Like governments across Europe, Number 10 is toggling lockdowns on and off on like a faulty light switch. This toggling creates uncertainty, which is bad for investment and job creation, without providing a clear health benefit. Number 10 must be afraid of the terrible cost of doing nothing and afraid of making things even worse with bad policy. What would you do? You would probably do what they seem to be doing, consulting the scientific experts. Ironically, that is the problem. The minutes of the SAGE meeting of 21 September let slip the not-so-secret secret of pandemic policy prescription: the experts do not know what to do. “The existing evidence base for the effectiveness and harms of individual interventions is generally weak.” As the generally weak evidence shifts, so does expert opinion, and their advice toggles back and forth in the process.
“Dear Members of Parliament” (HT Dan Klein) A slice (original emphasis):
The most important message to convey is that I strongly believe the Government’s response has been, and continues to be, disproportionate to the true threat posed by this virus. While this was, perhaps, understandable in March when less was known, the policies that are still in place, which are both economically and societally ruinous, are now much less credible.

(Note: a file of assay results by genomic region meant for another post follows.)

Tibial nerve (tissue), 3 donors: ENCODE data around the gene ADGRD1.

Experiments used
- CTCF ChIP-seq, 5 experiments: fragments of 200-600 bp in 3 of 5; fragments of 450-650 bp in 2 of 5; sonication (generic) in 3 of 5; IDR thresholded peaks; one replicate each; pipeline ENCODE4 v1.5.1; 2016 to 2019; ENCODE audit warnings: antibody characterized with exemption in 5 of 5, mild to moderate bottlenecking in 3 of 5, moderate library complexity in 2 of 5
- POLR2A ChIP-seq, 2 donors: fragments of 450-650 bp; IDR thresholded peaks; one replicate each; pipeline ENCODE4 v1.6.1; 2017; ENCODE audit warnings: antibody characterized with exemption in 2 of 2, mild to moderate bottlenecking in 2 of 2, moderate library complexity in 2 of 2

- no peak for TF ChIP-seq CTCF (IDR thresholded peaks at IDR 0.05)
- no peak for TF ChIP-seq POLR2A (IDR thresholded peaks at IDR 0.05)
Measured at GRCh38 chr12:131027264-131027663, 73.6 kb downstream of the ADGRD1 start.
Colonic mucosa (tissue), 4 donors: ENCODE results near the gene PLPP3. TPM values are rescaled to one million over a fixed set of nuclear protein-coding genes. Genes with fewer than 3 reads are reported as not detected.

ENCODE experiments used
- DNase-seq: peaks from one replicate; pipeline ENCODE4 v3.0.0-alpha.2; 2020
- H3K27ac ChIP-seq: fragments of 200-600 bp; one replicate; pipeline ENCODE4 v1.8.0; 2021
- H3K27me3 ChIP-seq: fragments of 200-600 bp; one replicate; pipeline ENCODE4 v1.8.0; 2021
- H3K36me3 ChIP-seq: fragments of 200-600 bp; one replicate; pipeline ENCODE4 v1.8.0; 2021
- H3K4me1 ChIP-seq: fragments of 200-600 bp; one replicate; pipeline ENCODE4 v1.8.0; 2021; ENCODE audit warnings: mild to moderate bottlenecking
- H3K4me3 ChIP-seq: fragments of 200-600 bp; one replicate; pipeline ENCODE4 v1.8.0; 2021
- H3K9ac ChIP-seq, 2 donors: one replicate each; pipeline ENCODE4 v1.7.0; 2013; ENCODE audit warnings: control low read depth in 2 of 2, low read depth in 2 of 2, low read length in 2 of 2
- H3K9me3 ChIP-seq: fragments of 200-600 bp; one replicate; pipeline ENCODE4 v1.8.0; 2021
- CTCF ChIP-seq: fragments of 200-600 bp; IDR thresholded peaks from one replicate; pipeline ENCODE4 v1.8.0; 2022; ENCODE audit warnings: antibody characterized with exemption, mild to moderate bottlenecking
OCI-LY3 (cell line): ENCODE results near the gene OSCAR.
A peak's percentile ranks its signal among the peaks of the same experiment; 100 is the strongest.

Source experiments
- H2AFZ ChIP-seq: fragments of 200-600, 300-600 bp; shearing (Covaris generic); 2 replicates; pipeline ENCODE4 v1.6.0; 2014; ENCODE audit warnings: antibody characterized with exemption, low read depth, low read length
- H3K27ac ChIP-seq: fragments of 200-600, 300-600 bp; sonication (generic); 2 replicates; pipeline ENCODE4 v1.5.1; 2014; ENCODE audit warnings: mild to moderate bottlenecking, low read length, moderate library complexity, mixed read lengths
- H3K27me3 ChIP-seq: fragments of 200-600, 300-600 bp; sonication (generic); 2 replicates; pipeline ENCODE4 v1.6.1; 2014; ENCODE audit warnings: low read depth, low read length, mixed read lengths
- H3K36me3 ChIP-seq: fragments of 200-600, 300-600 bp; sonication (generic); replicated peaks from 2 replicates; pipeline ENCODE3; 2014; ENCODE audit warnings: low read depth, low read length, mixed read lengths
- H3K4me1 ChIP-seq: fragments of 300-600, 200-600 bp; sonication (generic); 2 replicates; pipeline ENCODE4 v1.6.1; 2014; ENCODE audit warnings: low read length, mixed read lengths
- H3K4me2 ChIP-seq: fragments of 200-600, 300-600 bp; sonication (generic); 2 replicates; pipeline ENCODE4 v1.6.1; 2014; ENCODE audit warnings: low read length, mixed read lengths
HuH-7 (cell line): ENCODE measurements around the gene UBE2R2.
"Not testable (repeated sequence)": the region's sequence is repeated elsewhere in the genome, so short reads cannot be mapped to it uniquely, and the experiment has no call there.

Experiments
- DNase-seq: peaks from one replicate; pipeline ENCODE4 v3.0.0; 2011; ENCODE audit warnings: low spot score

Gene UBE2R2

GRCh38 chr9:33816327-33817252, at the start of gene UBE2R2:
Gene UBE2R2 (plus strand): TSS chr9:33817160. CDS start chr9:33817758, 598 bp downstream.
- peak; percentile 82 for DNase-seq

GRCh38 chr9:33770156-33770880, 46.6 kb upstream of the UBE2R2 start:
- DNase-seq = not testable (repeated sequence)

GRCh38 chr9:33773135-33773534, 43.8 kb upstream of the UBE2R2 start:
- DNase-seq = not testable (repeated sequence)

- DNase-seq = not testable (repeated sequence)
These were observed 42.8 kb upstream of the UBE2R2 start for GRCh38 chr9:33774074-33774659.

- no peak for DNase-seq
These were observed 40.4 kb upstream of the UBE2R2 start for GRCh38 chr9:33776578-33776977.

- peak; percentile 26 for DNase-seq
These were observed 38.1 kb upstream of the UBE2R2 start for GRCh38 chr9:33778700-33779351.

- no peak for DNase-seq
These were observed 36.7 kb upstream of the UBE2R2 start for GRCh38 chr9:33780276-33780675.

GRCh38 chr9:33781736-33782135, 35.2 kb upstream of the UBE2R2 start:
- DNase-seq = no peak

The Government appears to be locked into the single objective of dealing with this one virus at the expense of a myriad public health issues, many of which are exacerbated by the current COVID-centric policy choices.
The first recorded outbreak of the virus in the spring teaches us that the health impact of the virus was, in terms of clinical impact, akin to a severe influenza season. Indeed Dr Anthony Fauci said in the New England Journal of Medicine in February that the “clinical consequences of Covid-19 may ultimately be more akin to those of a severe seasonal influenza”. The data both in the UK and worldwide have borne this out. The mortality burden of COVID-19 in the UK has been similar to the relatively severe 2018/19, 1998/1999 and 1999/2000 influenza seasons, and significantly lower than the 1968 H3N2 influenza pandemic which killed approximately 80,000 people in the UK. These outbreaks were as severe, if not more so, than the current COVID epidemic and yet the country was not closed down risking economic ruin and serious long-term public health consequences.
Immediately upon its publication, the Great Barrington Declaration spawned a flurry of poorly reasoned reactions, many of which alleged that Covid-19 lockdowns are a thing of the past – that to warn against them is to warn against a straw man. Phil Magness documents that, alas, this “straw man” is alive and well and well-armed as he recklessly threatens the lives and livelihoods of millions around the world.